As a resident of South Kingstown, I have watched the recent debates regarding the school committee unfold. We can, and more importantly we must, do better and work together to solve our SK public school problems. It is clear that we have a problem. I believe that all points of view can agree with this statement. This may seem like a new problem, but it is not. Let’s go back in time for a little perspective.

In November of 2004, I watched as a quiet debate began regarding declining enrollment. My two children were at South Road School in kindergarten and first grade. SK schools were held in very high regard. Broad Rock Middle School had opened in 2001 and was doing well by all accounts. There were 4,072 kids in district schools, but this was down from 4,383 in 1994 and on its way to 3,581 with in the decade. During the debates, the candidates were asked about closing a school and all agreed it was not needed.

A few weeks after the election, my kids come home crying. That day in December, Superintendent Dr. Robert Hicks had delivered a letter to South Road School. South Road School was closing in June of 2005. The kids would be redistricted and sent to 3 different schools.

Dr. Hicks determined that South Road School was the most logical school to close. There was no community discussion about which school or when. Just an announcement. The school committee meetings became a very popular Tuesday night event. People became upset and it was a divisive time. Several parents got together, mostly from South Road School, but also from the entire district, to start a discussion. I become one of the leaders of this group in order to question the decision regarding the closure. I was highly involved in all the meetings and was even on the news when ABC 6 did a story about South Kingstown School Department’s declining enrollment.

It was a difficult time. Political decisions can pit community member against each other, but in my experience, when it involves kids, it is brought to a whole new level. The timeline to vote for the School Committee to approve Dr. Hicks’ plan was tight due to budgeting. It all had to be done in roughly 14 weeks.

The School Committee had many meetings in that time frame and gave everyone the opportunity to talk. The meetings went on for hours, past 11pm on many occasions. They were intense, and when the police began to come and stand in the back I feared we were heading down a dangerous path. A few weeks prior to the vote, while leaving one of the meetings, I witnessed a physical confrontation take place in the parking lot at the high school. I knew then, as a community, we needed to do better.

The night of the vote arrived, and the school committee voted 6-1 to close South Road School. This became a turning point, least for me, we decided to work together and find a solution that benefited all the children. The closing was difficult, but we did the best we could and worked together.

Fast forward to the summer of 2006, one of school committee members called and asked me to run for the school committee in the upcoming election. They said my business and finance background would be an asset. After many discussions with my family, I decided to run. My touchstone was simple.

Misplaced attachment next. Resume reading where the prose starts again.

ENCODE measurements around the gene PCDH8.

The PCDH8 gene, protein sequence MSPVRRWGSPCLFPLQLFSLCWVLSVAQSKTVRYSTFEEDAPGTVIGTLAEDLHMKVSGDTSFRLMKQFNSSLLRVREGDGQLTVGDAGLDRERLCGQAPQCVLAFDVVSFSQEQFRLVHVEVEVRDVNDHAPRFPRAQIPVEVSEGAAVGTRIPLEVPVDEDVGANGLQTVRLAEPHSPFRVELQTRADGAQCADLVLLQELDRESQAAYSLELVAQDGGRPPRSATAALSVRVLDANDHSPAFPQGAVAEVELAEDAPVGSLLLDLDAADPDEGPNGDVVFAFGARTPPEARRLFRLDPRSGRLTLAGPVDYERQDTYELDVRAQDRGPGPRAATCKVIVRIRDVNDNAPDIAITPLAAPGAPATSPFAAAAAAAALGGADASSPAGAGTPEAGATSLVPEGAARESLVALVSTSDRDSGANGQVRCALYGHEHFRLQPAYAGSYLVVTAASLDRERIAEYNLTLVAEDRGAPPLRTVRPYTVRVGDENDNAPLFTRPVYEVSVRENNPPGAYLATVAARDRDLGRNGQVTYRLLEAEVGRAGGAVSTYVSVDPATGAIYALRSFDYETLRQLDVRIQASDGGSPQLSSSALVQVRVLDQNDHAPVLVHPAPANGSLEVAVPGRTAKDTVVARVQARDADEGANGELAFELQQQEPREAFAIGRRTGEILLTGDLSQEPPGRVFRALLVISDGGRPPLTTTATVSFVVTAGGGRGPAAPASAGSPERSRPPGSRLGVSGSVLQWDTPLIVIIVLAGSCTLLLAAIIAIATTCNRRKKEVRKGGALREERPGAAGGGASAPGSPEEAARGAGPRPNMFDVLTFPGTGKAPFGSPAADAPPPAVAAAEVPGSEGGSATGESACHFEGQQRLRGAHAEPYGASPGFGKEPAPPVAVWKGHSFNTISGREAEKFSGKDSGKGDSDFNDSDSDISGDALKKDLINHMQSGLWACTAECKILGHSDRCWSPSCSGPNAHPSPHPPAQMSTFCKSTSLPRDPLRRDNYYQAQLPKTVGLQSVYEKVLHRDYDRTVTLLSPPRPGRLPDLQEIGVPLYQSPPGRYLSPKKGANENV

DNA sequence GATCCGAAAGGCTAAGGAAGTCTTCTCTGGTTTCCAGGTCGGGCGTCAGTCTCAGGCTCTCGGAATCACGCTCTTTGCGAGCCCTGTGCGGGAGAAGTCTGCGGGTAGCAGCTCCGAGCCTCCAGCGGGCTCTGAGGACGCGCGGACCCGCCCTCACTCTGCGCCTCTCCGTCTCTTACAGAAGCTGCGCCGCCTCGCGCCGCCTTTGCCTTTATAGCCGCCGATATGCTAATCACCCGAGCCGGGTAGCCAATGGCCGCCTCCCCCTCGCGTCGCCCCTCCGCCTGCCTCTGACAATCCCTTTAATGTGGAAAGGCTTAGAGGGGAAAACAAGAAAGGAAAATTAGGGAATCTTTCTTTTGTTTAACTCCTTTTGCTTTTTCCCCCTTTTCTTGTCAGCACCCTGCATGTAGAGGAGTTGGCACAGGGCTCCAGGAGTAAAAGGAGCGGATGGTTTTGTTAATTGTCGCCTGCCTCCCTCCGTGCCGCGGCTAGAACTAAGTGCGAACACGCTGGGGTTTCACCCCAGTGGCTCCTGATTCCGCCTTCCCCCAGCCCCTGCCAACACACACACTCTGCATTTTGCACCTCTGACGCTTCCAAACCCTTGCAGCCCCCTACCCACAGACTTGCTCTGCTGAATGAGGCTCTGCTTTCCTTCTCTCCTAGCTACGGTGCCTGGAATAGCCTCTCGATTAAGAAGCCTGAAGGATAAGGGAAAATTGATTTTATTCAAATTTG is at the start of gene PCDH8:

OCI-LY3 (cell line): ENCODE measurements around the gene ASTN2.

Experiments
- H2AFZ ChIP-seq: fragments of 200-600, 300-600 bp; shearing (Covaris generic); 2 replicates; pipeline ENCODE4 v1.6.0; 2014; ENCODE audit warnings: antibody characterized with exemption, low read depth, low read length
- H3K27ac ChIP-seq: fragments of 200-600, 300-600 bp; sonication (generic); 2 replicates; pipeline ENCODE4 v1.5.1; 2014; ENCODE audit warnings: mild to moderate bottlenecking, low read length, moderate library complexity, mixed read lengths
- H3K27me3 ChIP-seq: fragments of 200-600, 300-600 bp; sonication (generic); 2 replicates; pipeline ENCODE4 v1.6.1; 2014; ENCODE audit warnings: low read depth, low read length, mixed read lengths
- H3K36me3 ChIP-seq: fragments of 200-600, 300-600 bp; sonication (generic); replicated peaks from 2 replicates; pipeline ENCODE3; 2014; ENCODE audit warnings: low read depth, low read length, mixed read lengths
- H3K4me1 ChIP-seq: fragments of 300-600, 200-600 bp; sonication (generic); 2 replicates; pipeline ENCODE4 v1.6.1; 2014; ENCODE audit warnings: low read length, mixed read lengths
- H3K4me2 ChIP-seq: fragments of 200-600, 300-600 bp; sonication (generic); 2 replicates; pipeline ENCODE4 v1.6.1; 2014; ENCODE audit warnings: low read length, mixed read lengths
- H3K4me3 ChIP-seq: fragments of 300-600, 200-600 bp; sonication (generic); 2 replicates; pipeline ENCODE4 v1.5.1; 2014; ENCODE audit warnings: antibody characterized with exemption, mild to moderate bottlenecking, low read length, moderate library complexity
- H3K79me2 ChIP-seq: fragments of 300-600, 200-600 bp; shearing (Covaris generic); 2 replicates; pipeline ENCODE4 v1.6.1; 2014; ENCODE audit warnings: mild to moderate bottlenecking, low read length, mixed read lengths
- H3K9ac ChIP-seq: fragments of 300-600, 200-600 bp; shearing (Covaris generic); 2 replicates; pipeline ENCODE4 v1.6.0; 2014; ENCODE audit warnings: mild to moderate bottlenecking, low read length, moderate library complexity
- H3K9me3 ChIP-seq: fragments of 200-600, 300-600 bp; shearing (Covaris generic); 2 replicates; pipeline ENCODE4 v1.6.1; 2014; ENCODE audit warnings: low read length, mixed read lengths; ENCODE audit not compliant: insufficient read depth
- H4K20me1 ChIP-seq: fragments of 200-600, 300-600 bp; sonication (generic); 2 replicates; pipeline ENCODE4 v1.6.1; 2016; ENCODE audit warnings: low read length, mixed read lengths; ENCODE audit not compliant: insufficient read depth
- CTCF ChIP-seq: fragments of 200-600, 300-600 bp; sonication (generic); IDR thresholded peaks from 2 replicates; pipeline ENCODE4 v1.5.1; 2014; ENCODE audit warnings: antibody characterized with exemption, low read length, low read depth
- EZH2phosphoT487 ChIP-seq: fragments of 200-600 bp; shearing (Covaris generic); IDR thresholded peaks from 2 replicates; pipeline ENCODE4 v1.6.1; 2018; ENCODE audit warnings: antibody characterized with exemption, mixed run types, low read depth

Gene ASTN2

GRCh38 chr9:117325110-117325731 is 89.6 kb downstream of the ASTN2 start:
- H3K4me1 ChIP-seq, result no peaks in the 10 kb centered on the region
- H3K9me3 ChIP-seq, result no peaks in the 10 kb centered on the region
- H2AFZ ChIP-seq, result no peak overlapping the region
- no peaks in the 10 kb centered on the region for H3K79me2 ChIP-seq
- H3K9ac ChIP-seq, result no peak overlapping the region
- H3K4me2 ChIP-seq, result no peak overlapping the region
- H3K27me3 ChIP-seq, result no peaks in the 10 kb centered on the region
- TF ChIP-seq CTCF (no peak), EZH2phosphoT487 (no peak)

Kids come first.

All major decisions, like closing a school, would be debated and planned out for years, not weeks. Community outreach groups were formed as well.

I served from 2006-2010, then ran again and served from 2010-2014. Needless to say, a lot went on in those 8 years. Did I get it all right, no, but stayed true to the ‘kids come first’ touchstone. Due to work and family commitments, I stepped aside in 2014 but stayed on as a community member for the Accountability Sub Committee. I knew decision time was coming for school consolidation soon and was proud that the next committee was ready to tackle the challenge, with the same touchstone that was my core back in 2006.

A frequent comment I received regarding the closure from those in both the leadership team as well as the community between 2006-2007 was that we had to decide quickly. Otherwise, a debate may tear the community apart. A debate that dragged on could pit neighborhood school against each other. However I was convinced that a longer debate and community input was necessary.

Sadly, over the last 18 months, I have seen a community divided over the same debate that we faced more than 15 years ago. Simply put, I was wrong, this is tearing us apart.

We do not have enough students to fill the number of seats that are available. In 2005 we closed South Road School and eliminated roughly 250 seats. It is clear to me, as well as most of the community, that we must deal with this again. Declining enrollment is not just a South Kingstown problem, it is a statewide problem.

I do not have all the answers, but I do have some suggestions on how we can do better. First of all, the kids come first regardless of what school they attend.

Furthermore, all community members should work together, with the priority being that the kids come first, to find a solution.

I know it is not that simple, but at the very least, a worthy goal to strive towards. The sooner we start, the faster we will arrive. Kids come first, let’s work together to solve the problem.

Kevin Jackson

South Kingstown

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